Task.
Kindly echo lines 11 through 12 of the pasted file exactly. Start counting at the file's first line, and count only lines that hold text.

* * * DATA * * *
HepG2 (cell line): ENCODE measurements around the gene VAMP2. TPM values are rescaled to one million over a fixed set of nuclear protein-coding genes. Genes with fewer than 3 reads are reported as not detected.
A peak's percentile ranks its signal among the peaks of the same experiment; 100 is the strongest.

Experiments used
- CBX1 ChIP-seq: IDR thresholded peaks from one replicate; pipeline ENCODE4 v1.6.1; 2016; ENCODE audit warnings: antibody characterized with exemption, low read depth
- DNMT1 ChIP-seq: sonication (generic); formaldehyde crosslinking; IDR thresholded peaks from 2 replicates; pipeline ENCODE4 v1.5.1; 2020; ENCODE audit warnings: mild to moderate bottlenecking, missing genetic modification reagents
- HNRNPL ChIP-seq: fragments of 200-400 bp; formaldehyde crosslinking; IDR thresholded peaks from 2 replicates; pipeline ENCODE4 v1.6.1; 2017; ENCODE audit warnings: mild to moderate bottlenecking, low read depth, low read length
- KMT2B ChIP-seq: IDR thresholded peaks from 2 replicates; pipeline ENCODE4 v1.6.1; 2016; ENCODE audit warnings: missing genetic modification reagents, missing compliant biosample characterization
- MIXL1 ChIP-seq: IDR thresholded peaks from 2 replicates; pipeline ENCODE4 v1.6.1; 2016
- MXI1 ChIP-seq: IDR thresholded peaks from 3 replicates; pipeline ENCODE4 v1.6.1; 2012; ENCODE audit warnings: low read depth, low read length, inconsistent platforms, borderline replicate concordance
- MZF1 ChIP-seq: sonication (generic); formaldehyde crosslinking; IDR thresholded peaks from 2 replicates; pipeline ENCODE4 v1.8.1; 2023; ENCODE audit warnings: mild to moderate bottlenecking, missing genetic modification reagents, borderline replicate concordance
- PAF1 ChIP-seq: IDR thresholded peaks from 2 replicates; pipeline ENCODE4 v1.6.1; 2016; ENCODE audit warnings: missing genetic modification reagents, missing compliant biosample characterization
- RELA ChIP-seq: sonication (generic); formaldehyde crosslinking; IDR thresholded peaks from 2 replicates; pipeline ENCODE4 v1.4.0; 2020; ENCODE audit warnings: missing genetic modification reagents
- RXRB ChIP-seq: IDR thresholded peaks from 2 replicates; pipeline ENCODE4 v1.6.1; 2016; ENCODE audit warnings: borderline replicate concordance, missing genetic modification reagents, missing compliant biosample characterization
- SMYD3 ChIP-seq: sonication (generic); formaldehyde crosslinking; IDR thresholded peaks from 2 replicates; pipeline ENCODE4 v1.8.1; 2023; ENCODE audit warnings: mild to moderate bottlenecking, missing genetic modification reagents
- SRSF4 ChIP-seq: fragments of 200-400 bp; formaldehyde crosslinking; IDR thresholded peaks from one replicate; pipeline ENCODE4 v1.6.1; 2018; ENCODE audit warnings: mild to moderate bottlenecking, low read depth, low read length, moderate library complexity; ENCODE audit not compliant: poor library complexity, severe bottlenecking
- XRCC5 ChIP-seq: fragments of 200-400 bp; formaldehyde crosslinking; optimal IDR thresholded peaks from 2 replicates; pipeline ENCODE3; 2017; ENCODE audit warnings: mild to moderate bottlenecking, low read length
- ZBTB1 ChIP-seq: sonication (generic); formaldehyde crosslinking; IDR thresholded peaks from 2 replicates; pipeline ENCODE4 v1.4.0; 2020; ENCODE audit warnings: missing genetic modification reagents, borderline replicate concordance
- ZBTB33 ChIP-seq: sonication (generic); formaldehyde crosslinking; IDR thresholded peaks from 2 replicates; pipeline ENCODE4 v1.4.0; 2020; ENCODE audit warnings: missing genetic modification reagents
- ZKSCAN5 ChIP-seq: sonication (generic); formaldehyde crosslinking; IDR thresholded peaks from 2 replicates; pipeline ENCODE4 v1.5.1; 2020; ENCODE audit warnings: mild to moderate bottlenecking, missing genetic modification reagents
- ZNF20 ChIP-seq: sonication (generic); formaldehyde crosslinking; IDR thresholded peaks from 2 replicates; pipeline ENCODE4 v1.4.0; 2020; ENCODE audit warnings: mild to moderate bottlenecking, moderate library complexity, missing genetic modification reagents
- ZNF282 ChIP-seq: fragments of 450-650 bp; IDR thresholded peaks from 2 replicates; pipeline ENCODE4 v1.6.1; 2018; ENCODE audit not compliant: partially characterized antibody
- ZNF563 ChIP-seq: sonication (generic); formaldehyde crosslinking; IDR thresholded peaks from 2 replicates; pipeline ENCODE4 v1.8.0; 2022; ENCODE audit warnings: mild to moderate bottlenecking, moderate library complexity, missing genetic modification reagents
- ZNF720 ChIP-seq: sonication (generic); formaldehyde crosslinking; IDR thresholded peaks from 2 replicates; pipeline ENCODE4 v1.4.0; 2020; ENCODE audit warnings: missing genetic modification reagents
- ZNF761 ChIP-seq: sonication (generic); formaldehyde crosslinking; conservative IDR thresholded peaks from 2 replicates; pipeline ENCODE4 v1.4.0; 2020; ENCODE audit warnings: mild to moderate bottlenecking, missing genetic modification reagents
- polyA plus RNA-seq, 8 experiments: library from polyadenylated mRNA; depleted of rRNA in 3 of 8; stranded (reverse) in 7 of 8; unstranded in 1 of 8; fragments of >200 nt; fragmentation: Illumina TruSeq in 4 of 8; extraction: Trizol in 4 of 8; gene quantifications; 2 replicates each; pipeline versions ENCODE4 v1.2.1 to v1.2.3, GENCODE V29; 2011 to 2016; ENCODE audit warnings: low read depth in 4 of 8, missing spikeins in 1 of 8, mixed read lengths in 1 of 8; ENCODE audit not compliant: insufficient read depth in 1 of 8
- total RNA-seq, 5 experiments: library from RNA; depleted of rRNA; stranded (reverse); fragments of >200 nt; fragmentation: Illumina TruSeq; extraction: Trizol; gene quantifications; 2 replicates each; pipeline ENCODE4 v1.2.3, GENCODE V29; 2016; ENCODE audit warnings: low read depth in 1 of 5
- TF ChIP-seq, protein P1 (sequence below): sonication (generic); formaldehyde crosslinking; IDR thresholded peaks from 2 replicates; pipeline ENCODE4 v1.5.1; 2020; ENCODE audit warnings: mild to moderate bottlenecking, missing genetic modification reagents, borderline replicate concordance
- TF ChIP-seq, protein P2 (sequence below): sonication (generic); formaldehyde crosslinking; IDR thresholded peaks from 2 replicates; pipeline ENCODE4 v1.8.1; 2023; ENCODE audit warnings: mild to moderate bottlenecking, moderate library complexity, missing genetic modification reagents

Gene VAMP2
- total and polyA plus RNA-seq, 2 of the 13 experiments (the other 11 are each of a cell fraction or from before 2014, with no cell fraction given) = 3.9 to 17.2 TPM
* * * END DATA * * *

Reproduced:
- PAF1 ChIP-seq: IDR thresholded peaks from 2 replicates; pipeline ENCODE4 v1.6.1; 2016; ENCODE audit warnings: missing genetic modification reagents, missing compliant biosample characterization
- RELA ChIP-seq: sonication (generic); formaldehyde crosslinking; IDR thresholded peaks from 2 replicates; pipeline ENCODE4 v1.4.0; 2020; ENCODE audit warnings: missing genetic modification reagents